Saturday 22 November 2008

Lord of Light by Roger Zelazny

I first (and last) read this some 35 years ago, and recently dug out my dusty old paperback to refresh my memory in order to participate in the discussion of it held in the Classic SF forum. Zelazny was one of my favourite authors then, and I was curious to see how this unusual tale stood up to the test of time.

Lord of Light is set in the far future on another planet, with Earth an almost forgotten memory. The planet has been settled by the crew and passengers of a colony ship from Earth, but society has developed in a strange way. The crew have commandeered all of the technical resources and keep the descendents of the passengers at a medieval level of existence. To reinforce this, the crew have adopted the identities of Hindu gods, and live in "Heaven"; a perfect city situated at one of the poles, with a vast transparent dome protecting the area.

There are two other unusual features. The more powerful of the "gods" have developed mutant powers, reinforced by technology, which match the attributes of the mythical gods. And technology has made the transmigration of souls from one body to another a routine matter. Some of the original crew members have survived in this way, transferring as they age to new bodies specially grown for the purpose. This is also on offer to the general population, but they have to earn it, or risk being reborn as an animal – a powerful coercive tool.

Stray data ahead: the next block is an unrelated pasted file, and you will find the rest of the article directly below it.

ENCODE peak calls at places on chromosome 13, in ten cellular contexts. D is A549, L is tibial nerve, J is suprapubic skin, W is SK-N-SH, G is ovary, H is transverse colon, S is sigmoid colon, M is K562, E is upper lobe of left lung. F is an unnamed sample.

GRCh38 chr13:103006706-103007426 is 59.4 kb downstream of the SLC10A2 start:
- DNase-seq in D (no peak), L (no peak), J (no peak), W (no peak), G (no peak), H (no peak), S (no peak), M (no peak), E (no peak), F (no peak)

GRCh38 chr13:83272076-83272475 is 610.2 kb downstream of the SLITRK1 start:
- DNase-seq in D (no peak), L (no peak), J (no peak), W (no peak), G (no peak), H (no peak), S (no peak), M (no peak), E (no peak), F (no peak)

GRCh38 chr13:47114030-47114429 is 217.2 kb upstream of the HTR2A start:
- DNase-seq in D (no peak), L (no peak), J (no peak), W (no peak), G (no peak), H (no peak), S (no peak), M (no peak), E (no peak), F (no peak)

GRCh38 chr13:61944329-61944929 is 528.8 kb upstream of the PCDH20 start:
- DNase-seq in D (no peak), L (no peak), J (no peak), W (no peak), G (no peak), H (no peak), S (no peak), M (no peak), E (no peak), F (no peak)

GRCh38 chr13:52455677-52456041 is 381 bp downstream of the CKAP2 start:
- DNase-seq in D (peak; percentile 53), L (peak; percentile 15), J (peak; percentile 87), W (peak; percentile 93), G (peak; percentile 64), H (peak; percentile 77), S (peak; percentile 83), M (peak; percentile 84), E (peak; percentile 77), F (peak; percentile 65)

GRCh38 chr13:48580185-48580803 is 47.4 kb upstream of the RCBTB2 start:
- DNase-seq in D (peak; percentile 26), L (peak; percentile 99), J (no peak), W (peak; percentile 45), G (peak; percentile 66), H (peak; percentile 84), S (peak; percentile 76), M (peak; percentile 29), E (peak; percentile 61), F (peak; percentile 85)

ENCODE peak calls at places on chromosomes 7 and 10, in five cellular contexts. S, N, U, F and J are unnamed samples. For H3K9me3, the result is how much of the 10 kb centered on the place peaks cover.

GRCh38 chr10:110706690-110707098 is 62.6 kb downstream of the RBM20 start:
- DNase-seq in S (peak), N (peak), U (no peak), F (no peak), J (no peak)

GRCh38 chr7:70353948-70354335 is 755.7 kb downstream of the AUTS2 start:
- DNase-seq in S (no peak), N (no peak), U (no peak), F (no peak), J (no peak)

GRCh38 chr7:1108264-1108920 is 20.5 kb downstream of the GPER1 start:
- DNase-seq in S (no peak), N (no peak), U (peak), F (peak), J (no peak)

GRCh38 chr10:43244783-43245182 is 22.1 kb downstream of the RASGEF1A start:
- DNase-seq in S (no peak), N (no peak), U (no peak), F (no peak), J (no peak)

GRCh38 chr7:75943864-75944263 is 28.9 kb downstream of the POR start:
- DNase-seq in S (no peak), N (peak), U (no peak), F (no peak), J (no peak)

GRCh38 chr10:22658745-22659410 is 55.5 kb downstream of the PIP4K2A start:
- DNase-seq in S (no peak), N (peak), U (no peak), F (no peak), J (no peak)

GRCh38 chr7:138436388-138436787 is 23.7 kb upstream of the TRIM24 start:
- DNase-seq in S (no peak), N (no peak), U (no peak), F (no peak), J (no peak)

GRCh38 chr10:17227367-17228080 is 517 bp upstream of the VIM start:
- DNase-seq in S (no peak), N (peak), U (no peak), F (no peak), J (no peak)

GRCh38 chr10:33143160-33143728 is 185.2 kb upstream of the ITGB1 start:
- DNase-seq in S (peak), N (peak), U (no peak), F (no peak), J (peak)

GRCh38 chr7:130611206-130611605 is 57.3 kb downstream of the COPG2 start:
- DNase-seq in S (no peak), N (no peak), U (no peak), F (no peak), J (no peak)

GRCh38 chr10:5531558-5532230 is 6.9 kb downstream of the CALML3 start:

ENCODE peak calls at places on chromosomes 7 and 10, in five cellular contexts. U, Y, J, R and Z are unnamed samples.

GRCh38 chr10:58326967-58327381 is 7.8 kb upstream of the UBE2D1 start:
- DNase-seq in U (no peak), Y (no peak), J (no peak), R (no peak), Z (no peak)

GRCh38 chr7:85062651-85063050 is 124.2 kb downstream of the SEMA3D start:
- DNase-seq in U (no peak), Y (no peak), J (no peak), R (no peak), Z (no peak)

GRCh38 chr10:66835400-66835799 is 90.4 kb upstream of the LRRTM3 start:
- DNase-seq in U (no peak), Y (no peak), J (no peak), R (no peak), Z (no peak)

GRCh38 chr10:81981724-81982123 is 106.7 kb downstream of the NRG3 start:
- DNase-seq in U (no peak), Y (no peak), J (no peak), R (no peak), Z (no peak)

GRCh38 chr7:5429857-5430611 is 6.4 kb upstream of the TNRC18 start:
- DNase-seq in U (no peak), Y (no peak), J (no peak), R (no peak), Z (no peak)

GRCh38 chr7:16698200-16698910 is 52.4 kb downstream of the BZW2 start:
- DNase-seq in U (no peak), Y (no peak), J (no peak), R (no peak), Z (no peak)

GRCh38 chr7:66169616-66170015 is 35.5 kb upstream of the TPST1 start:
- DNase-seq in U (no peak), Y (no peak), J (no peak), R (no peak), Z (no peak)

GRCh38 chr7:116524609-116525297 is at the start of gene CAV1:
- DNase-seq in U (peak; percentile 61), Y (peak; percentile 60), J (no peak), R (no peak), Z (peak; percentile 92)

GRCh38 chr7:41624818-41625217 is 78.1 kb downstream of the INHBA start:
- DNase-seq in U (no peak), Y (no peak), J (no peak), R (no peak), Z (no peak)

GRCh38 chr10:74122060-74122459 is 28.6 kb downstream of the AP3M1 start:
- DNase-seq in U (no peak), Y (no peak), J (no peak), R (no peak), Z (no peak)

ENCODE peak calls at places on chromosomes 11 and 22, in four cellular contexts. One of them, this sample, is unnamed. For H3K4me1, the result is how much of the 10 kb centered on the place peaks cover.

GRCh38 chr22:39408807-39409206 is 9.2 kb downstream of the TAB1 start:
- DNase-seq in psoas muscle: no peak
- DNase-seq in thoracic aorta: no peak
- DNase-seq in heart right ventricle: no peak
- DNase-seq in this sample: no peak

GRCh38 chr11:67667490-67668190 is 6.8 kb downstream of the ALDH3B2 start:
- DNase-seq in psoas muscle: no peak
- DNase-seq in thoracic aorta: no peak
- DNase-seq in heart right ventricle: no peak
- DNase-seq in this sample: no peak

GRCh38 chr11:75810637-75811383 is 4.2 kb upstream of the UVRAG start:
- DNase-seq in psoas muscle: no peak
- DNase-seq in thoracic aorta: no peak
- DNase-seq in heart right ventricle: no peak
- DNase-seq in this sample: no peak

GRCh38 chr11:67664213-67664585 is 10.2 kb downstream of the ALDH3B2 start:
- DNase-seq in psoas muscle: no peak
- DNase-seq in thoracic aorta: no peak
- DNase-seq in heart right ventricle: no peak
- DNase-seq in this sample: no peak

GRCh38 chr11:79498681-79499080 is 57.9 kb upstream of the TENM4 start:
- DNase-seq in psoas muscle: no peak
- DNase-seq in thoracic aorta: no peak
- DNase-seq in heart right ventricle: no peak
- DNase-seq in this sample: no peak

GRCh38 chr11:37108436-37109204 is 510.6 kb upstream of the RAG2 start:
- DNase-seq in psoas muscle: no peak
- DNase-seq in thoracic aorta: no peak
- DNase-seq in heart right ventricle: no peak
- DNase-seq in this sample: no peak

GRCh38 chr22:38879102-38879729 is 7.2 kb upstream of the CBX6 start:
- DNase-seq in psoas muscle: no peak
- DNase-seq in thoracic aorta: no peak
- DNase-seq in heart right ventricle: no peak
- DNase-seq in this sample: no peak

Not all of the original crew are happy about this situation, and the story is all about the rebellion led by one of them, the 'Lord of Light' of the title, who wishes to destroy Heaven and bring the benefits of advanced technology to all. As a part of his campaign, he reintroduces Buddhism, and becomes regarded as a great religious teacher.

The structure of the story is rather disconcerting, as only the first and last chapters are set in the "present day", the majority of the book reverting to an account of the Lord of Light's previous, failed, attempt at rebellion. As the characters are gradually fleshed out in later chapters, I found myself flipping back to the first chapter to remind myself of who was who.

The writing style is quite leisurely, the author being happy to let his characters enjoy long conversations and intellectual debates, resulting in a certain lack of tension. He also plays with words, setting up some good jokes (one of the few things I remembered from my first reading of the book was the way in which he managed to work up to the punch-line: "then the fit hit the Shan"!). While the hero is a likeable character, there are few insights into his background or the motivation for his determined resistance. Despite these reservations, the intelligence and quality of the writing held my attention to the end. Unusual indeed, but well worth the time to re-read.
A recent special edition of the New Scientist magazine focusing on science fiction is online, HERE

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